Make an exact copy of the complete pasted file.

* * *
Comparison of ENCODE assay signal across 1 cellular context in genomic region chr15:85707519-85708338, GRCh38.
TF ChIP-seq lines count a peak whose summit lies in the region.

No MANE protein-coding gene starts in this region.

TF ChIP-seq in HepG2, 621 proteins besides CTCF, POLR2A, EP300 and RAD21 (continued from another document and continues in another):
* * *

Comparison of ENCODE assay signal across 1 cellular context in genomic region chr15:85707519-85708338, GRCh38.
TF ChIP-seq lines count a peak whose summit lies in the region.

No MANE protein-coding gene starts in this region.

TF ChIP-seq in HepG2, 621 proteins besides CTCF, POLR2A, EP300 and RAD21 (continued from another document and continues in another):